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    Trump Team Advances Broad View Of Presidential Powers On Classified Documents | HuffPost Latest News

    A May 25 letter from one of his lawyers, attached as an exhibit to the search affidavit, advances a broad view of presidential power, asserting that the commander-in-chief has absolute authority to declassify whatever he wants — and also that the “primary” law governing the handling of U.S. classified information simply doesn’t apply to the president himself.

    “When someone is no longer president, they’re no longer president. That’s the reality of the matter,” said Oona Hathaway, a Yale Law School professor and former lawyer in the Defense Department’s general counsel’s office. “When you’ve left office, you’ve left office. You can’t proclaim yourself to not be subject to the laws that apply to everyone else.”

    It’s not clear from the affidavit whether Trump or anyone might face charges over the presence of classified records at Mar-a-Lago — 19 months after he became a private citizen — and FBI officials are investigating who removed the records from the White House to the Florida estate and who is responsible for retaining them in an unauthorized location.

    Another law punishable by up to three years in prison makes it a crime to willfully remove, conceal or mutilate government records. And a third law, carrying up to 20 years imprisonment, covers the destruction, alteration or falsification of records in federal investigations.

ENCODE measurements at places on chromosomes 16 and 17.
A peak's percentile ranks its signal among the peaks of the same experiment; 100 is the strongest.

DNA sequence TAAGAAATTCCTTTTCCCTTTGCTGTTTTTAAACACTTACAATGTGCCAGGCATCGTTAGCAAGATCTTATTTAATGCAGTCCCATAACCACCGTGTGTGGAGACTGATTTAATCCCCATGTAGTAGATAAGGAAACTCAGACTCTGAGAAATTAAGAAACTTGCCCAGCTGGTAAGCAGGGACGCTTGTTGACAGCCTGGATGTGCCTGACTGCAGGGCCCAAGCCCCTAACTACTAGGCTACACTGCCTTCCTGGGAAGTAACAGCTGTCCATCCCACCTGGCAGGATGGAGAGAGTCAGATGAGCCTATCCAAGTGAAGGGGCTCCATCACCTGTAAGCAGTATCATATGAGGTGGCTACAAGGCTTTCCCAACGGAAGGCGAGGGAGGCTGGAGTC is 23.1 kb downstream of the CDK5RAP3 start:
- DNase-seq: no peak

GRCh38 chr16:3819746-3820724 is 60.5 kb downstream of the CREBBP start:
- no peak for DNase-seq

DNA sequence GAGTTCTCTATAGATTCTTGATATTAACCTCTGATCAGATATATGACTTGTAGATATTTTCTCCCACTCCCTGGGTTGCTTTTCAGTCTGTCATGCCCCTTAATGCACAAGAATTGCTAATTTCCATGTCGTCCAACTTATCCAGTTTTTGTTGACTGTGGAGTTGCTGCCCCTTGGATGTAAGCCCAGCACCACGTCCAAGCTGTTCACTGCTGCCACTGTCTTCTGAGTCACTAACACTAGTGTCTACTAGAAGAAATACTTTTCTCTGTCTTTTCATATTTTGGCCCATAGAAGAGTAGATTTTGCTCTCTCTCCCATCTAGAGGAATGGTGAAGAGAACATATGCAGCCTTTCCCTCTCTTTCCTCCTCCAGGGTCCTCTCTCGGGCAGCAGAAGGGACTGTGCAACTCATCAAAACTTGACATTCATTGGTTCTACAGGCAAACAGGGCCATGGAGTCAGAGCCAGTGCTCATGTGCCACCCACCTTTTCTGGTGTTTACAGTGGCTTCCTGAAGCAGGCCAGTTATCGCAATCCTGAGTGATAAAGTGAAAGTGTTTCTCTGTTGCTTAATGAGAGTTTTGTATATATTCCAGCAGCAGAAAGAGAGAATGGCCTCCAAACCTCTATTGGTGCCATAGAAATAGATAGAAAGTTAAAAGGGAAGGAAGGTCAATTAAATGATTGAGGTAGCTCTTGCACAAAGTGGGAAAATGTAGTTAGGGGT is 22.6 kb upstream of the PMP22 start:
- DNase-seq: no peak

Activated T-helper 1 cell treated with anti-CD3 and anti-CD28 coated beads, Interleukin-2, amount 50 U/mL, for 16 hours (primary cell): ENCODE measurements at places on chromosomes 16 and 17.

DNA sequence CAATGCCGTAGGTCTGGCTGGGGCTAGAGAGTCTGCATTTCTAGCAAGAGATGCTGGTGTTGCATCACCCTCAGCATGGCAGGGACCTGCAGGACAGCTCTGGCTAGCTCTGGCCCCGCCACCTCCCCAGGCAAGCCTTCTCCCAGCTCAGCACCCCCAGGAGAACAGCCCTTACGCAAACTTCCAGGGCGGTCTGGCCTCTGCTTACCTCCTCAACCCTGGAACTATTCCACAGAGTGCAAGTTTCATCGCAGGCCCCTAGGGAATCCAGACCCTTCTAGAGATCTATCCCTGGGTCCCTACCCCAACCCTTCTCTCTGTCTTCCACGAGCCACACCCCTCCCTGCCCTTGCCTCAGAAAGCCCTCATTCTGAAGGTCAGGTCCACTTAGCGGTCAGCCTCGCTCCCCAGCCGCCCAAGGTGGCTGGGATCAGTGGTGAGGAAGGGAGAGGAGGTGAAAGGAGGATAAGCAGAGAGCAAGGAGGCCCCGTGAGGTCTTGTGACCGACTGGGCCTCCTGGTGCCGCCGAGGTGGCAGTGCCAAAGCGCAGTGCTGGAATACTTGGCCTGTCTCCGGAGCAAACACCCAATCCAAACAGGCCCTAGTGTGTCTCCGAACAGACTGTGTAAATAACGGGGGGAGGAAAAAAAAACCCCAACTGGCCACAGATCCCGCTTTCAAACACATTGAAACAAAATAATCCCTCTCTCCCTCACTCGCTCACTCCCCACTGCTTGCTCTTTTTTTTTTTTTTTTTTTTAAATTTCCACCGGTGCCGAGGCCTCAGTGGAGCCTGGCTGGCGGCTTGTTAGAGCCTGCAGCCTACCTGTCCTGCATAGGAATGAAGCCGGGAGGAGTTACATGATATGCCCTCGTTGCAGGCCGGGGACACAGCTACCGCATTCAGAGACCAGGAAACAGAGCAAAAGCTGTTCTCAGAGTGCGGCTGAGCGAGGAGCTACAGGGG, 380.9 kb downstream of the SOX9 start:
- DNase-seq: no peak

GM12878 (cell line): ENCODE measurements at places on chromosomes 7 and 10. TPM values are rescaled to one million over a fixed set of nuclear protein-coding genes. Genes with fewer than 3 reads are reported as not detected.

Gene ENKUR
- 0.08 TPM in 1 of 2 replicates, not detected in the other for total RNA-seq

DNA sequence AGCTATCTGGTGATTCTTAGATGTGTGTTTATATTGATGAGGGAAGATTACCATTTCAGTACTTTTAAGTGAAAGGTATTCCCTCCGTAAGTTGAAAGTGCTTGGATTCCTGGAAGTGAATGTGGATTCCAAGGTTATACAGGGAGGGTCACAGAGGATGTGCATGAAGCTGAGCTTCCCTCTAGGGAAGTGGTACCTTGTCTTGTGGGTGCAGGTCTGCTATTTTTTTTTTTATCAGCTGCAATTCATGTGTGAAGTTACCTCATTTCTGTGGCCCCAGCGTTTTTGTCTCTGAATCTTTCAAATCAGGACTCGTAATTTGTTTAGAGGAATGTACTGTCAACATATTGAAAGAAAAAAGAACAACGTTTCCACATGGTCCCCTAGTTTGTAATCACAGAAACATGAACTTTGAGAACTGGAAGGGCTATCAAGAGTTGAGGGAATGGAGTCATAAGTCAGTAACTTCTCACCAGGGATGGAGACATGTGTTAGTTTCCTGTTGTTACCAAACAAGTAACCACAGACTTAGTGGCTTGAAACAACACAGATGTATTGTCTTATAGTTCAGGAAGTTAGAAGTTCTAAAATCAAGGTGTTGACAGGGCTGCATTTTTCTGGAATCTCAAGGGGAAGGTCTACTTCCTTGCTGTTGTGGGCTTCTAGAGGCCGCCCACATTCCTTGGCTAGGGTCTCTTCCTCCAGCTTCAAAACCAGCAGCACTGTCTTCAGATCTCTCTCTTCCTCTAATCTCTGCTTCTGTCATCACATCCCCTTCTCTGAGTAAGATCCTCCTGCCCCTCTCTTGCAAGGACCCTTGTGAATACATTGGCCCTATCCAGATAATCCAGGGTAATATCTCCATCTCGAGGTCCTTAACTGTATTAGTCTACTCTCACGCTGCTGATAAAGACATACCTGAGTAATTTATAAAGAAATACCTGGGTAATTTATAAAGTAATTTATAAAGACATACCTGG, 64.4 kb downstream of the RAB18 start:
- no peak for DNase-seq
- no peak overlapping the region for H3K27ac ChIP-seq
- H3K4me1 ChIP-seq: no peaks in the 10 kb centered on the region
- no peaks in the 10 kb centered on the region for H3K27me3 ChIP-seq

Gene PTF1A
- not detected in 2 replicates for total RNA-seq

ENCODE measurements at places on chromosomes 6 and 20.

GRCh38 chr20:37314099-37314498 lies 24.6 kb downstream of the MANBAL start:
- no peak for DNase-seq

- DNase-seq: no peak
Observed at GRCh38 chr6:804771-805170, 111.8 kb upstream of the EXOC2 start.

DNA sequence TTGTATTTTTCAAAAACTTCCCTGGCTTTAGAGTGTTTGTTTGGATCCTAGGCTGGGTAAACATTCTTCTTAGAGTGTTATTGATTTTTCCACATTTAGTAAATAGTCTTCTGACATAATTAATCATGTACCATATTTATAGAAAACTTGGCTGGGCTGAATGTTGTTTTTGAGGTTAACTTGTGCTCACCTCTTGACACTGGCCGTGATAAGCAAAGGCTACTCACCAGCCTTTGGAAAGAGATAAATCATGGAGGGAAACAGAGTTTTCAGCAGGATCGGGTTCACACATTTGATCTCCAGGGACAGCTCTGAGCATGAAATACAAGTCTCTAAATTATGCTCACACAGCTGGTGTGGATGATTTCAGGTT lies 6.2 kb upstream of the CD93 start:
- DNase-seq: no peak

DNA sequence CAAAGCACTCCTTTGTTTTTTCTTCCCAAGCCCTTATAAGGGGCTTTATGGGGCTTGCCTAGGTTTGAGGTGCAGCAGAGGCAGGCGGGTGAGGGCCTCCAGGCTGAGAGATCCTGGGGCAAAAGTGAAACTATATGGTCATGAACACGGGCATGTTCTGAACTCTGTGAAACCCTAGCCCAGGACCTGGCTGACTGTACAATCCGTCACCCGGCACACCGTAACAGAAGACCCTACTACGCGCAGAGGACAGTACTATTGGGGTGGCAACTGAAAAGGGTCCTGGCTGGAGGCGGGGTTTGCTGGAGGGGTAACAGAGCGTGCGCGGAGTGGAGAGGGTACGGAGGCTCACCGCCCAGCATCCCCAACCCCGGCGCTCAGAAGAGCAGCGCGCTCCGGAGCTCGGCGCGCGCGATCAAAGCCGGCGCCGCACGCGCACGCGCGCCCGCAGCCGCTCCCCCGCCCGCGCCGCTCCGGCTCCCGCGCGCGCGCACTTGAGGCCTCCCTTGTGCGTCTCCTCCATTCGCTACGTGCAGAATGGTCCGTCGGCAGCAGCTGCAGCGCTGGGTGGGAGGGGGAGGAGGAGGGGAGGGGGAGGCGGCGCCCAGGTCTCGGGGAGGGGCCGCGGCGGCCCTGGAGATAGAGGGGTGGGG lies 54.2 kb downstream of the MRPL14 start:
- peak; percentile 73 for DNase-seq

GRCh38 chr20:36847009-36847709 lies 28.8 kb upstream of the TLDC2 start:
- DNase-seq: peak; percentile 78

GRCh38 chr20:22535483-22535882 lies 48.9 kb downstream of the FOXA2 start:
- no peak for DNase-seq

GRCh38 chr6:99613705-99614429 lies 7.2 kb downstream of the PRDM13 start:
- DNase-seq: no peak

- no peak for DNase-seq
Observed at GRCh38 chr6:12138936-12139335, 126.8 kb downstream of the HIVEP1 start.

The Espionage Act statute regarding retention of national defense information has figured in multiple prosecutions. Past investigations have produced disparate results that make it hard to forecast the outcome in the Trump probe. But there have been convictions.

    When it comes to handling government secrets, there are indeed some differences that could possibly be considered: Presidents, for instance, don’t have to pass background checks to obtain classified information, they’re not granted security clearances to access intelligence and they’re not formally “read out” on their responsibilities to safeguard secrets when they leave leave office.

    It notes that a president has the absolute authority to declassify documents, though it doesn’t actually say — as Trump has asserted — that he did so with the records seized from his home. It also says the “primary” law criminalizing the mishandling of classified information does not apply to the president and instead covers subordinate employees and officers.

    The statute the letter cites, though, is not among the three that the search warrant lists as being part of the investigation. And the Espionage Act law at issue concerns “national defense” information rather than “classified,” suggesting it may be irrelevant whether the records were declassified or not.

    It’s possible to “imagine a good faith mistake” or a president taking something sensitive without realizing it or because they needed it for a particular reason, said Chris Edelson, a presidential powers scholar and American University government professor.

    This content was originally published here.

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